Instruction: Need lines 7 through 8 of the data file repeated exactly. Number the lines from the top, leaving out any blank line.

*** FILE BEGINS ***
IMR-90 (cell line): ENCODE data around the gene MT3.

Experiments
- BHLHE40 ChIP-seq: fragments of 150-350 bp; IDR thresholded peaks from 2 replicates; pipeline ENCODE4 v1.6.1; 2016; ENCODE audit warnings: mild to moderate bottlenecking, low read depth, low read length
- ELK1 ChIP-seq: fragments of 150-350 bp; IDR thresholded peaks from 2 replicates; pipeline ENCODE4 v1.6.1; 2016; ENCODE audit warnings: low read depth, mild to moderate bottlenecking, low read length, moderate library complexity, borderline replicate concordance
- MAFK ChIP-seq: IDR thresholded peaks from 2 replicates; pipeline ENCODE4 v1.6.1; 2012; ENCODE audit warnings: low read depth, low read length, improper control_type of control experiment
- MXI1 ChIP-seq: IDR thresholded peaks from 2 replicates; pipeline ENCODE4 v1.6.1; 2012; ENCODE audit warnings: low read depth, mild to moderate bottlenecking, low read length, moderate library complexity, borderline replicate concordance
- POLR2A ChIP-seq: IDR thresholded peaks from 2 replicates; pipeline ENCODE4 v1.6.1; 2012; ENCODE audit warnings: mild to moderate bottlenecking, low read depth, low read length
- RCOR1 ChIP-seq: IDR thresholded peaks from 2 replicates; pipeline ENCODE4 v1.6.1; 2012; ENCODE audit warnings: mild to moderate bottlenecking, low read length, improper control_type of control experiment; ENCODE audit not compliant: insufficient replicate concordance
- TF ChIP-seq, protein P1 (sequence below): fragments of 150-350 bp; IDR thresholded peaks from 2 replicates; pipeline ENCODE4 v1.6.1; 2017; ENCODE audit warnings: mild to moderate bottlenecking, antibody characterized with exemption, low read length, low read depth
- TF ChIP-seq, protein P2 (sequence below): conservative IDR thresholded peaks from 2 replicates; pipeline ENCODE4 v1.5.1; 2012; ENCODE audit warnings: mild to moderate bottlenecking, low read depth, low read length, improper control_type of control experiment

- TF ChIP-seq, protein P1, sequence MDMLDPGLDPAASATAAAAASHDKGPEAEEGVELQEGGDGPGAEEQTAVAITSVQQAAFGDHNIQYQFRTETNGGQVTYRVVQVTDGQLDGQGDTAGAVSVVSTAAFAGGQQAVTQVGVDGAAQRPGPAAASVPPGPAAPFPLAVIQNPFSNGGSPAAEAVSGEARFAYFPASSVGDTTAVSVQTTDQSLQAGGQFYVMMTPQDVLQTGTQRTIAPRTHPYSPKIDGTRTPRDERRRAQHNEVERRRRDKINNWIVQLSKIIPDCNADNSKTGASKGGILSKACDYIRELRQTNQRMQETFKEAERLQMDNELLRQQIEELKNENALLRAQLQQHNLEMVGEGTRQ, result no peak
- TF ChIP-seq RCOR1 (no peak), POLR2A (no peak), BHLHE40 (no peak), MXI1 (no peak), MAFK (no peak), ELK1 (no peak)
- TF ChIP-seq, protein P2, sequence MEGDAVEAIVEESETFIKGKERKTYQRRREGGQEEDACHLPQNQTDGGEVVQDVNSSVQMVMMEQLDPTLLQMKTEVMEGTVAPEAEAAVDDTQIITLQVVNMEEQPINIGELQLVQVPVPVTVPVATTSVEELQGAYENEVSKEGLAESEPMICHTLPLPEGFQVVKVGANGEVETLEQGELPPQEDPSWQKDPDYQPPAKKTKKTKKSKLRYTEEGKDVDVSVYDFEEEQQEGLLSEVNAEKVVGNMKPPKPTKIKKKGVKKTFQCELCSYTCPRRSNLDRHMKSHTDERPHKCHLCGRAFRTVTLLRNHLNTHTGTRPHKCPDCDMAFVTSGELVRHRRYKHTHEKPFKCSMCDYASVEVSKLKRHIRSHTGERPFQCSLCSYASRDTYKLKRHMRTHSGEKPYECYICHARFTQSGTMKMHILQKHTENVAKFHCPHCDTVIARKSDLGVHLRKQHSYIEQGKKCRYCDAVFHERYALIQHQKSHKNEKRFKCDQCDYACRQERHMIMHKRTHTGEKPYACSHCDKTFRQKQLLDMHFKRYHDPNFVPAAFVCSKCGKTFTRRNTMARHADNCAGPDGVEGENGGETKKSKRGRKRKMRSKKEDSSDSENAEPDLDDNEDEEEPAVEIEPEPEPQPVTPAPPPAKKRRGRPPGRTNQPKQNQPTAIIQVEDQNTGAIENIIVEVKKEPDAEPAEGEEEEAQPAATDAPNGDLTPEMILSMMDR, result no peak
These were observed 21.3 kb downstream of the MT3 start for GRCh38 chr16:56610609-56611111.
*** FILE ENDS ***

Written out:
- POLR2A ChIP-seq: IDR thresholded peaks from 2 replicates; pipeline ENCODE4 v1.6.1; 2012; ENCODE audit warnings: mild to moderate bottlenecking, low read depth, low read length
- RCOR1 ChIP-seq: IDR thresholded peaks from 2 replicates; pipeline ENCODE4 v1.6.1; 2012; ENCODE audit warnings: mild to moderate bottlenecking, low read length, improper control_type of control experiment; ENCODE audit not compliant: insufficient replicate concordance